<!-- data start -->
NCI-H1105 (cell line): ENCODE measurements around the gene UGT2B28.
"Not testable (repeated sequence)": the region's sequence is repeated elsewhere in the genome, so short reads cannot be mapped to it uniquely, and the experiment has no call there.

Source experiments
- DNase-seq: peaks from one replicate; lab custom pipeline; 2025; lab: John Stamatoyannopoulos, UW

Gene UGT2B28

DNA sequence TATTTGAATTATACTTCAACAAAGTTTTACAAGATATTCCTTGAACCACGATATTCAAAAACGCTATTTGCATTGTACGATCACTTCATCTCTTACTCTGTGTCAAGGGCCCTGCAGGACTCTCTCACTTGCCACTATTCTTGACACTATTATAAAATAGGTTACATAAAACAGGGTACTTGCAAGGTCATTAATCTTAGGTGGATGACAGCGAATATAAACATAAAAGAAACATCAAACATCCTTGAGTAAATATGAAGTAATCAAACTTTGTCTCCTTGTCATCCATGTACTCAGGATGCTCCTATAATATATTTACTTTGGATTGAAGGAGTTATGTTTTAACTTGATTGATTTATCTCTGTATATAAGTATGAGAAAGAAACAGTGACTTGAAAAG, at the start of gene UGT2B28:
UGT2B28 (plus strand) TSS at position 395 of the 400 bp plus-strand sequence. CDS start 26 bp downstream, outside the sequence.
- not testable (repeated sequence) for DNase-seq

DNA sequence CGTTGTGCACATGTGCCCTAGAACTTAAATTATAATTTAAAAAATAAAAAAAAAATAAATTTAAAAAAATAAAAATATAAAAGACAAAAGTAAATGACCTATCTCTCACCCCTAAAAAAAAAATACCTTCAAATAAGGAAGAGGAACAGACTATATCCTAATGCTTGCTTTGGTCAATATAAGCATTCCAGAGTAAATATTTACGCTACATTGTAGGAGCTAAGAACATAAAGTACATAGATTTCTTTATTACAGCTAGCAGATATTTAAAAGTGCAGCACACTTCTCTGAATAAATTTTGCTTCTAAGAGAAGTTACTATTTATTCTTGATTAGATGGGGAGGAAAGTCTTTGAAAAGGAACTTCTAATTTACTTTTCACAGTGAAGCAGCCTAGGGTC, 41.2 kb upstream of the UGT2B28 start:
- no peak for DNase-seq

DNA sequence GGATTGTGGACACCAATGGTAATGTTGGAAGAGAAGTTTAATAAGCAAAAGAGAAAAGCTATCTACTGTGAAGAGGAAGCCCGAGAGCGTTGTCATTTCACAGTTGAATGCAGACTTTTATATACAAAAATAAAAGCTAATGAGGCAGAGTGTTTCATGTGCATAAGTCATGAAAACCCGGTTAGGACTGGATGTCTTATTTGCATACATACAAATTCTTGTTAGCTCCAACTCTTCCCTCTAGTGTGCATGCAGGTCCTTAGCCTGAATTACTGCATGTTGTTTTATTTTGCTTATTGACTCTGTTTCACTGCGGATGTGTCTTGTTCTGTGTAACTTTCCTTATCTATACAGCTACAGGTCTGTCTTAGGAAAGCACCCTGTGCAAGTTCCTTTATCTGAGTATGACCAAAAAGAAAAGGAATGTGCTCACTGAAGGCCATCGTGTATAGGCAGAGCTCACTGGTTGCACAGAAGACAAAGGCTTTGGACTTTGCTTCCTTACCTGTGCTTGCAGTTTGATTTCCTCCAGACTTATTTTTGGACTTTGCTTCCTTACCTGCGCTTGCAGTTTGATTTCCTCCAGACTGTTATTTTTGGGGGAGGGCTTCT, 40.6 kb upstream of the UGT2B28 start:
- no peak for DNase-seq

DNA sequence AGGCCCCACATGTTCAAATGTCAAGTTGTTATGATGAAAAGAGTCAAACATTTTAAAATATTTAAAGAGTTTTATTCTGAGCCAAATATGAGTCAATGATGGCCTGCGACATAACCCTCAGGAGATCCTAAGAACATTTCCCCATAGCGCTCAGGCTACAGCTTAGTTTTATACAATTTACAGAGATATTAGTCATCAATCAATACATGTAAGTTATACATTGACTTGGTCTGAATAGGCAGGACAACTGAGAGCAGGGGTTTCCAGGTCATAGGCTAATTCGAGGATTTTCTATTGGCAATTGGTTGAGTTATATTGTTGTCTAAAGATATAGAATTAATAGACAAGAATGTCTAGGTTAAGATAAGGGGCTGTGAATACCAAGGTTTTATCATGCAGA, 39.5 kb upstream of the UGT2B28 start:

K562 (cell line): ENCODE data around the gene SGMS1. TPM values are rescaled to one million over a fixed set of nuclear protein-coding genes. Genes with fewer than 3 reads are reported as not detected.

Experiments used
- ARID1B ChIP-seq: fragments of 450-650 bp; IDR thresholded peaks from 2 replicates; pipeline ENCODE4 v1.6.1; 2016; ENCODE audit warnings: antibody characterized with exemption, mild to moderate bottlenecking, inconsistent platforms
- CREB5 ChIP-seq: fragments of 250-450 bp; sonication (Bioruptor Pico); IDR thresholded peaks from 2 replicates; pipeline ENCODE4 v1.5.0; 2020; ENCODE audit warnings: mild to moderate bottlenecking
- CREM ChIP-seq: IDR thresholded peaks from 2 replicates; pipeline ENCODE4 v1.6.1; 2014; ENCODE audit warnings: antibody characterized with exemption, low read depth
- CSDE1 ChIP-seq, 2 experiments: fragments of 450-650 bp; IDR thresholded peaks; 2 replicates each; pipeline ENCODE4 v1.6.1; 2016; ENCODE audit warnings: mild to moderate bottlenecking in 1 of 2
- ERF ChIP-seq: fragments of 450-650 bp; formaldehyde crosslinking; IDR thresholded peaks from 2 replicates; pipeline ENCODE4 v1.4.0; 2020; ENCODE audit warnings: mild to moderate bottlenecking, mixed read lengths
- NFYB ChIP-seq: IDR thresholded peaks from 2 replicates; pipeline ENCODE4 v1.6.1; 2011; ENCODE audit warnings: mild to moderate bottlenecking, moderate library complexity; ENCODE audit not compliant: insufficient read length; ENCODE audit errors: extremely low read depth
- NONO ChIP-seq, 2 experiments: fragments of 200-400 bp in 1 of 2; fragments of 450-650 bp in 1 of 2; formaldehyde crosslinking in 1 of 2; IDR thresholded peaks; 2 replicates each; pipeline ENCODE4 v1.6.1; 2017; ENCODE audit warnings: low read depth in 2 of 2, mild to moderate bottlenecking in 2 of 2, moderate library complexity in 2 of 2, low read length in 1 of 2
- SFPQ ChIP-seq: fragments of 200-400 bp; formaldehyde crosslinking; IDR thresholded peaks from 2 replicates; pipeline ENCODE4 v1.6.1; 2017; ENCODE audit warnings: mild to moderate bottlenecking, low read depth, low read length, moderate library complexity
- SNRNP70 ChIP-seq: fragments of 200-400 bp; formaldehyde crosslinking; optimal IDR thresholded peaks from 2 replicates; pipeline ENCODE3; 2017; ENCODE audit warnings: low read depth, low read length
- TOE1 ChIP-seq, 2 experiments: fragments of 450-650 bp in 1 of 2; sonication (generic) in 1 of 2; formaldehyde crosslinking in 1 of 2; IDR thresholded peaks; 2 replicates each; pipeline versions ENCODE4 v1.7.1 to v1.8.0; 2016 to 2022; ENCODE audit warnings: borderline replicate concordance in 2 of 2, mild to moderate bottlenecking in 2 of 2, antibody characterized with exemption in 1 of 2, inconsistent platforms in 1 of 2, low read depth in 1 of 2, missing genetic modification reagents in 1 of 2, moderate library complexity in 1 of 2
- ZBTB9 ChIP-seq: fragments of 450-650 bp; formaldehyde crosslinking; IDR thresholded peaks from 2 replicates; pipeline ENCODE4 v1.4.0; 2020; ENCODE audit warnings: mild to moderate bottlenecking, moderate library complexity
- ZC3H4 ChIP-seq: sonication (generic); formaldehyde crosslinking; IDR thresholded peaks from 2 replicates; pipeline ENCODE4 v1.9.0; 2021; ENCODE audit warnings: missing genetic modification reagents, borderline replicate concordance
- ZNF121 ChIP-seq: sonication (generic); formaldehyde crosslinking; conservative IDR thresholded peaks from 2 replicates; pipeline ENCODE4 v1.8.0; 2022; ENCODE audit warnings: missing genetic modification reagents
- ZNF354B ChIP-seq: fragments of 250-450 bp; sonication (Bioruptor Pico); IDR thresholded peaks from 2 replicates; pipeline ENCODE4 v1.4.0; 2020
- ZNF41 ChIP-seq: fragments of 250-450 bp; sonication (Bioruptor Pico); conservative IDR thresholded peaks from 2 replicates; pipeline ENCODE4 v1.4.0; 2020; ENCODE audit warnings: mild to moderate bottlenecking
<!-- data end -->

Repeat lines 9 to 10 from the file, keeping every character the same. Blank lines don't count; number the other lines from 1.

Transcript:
DNA sequence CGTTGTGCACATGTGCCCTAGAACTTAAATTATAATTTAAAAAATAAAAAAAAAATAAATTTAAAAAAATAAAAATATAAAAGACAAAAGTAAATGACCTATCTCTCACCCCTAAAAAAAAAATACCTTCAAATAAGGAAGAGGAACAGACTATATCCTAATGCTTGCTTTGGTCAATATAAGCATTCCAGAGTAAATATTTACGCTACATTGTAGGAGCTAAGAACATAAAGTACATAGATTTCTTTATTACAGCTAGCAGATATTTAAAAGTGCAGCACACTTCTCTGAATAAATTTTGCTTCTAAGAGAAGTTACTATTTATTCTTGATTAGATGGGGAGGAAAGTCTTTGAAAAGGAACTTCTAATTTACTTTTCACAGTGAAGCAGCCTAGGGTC, 41.2 kb upstream of the UGT2B28 start:
- no peak for DNase-seq